I went to Highgate School, an independent school in north London, from age seven to 13 and then I was asked to leave, so I went to Southgate School.
As a youngster in the junior school at Highgate, we played sport all the time. We didn't seem to do many lessons. When I started the senior school at 13, all we seemed to do was lessons and the only time we got to play sport was on a Saturday. It was horrific.
I became a bit disinterested in school and preferred to be down the road with my mates at Southgate. I started messing around, having a cigarette behind the bike shed, just larking about and not taking anything seriously. At Southgate School I was with my friends who I hung around with after school. Because it was a state school I could also have a lay- in on a Saturday.
But before I left Highgate, the teacher who was one of my biggest influences was a chap called Mr Kelland. I think he taught a bit of geography but he was also a sports teacher and a fast bowler for Sussex County Cricket Club. He was a tough fellow, a great big bloke with grey swept back hair. I think he saw a bit of talent in me, in cricket and in football and tried to get the best out of me.
He was about 55 and was a bit like Fred Trueman. He was probably the one bloke at school who, if he told me to do something, I actually did it. He was quite stern. He was one of those fellows that you wanted to do well for and get a pat on the back.
I was in the first XI teams for both cricket and football. I was captain of the junior school's first XI cricket team, even though I was not in the top year. I was always a couple of years younger than the rest of the team. I was a fast bowler at that stage but then Mr Kelland tried to teach me how to spin a little bit as well. He tried to structure sport in our little minds and get us into some kind of formation.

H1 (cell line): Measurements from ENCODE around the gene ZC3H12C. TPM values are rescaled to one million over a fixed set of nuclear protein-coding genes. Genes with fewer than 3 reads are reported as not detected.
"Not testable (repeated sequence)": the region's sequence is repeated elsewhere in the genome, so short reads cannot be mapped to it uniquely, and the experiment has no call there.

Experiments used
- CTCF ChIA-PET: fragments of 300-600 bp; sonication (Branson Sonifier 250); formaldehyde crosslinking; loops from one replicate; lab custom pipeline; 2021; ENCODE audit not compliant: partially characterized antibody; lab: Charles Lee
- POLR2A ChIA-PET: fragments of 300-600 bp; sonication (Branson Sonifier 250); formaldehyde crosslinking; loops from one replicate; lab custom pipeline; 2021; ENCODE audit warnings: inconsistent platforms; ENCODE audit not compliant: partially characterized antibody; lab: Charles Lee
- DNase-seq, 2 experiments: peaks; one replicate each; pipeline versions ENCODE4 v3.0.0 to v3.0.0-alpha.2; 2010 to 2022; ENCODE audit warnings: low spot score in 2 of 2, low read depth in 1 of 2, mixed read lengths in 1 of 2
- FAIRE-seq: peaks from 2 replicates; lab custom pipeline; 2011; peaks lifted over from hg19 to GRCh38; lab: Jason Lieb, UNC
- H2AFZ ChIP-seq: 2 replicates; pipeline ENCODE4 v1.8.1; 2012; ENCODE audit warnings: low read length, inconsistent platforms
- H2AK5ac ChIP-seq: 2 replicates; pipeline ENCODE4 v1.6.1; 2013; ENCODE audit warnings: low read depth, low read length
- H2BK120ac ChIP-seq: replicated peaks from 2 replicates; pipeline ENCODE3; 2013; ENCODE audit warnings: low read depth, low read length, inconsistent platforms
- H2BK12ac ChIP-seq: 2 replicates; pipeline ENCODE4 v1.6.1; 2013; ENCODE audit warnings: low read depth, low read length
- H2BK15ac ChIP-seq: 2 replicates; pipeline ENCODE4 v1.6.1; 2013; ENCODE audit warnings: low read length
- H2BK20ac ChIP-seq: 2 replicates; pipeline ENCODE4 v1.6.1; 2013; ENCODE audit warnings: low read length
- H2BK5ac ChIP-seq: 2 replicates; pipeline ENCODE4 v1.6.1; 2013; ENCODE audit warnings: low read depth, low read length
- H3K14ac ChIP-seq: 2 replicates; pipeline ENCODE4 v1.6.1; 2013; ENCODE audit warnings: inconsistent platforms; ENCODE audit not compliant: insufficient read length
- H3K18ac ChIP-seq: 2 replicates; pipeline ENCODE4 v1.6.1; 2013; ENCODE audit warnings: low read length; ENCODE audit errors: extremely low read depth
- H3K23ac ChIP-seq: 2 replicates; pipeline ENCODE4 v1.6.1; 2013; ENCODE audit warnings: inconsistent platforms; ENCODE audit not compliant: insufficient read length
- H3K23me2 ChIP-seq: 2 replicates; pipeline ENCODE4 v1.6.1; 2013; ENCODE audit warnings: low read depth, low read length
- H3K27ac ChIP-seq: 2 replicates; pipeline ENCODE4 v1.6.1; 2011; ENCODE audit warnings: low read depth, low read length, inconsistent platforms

I always loved cricket but he taught me how to play the game better. He became like a mentor. Although I was very good at football and swimming, I think I had a better all-round ability at cricket. Mr Kelland put me up for a trial at Middlesex, for the Colts (the junior team) and I got in.
But when I left Highgate, I left cricket behind. I was very lucky to get back into it. For the next two years I didn't play cricket or football or anything. I gave it all up.
I left Southgate at 16 and started working for my dad, who was a silversmith. One day while I was metal banging, my dad said: "Look, son, I'll give you a day's wages to go back and trial with Middlesex." It was just a question of turning up for a morning, which would only take two hours. So I trialled for Middlesex again and got in.
I joined Middlesex in 1985 and my first tour with the England squad was in 1990. When I started playing for England, Mr Kelland sent me a letter congratulating me.
In the letter he mentioned a header that I scored playing football when I was 11. He said that it was the best header he'd ever seen in his life. He told me I should have been a footballer and that none of the cricket he'd seen me play was ever as good as my header.
- Phil Tufnell is a former England cricketer, who is now a TV personality. He is currently competing in reality show `Strictly Come Dancing.' He was talking to Sheryl Simms.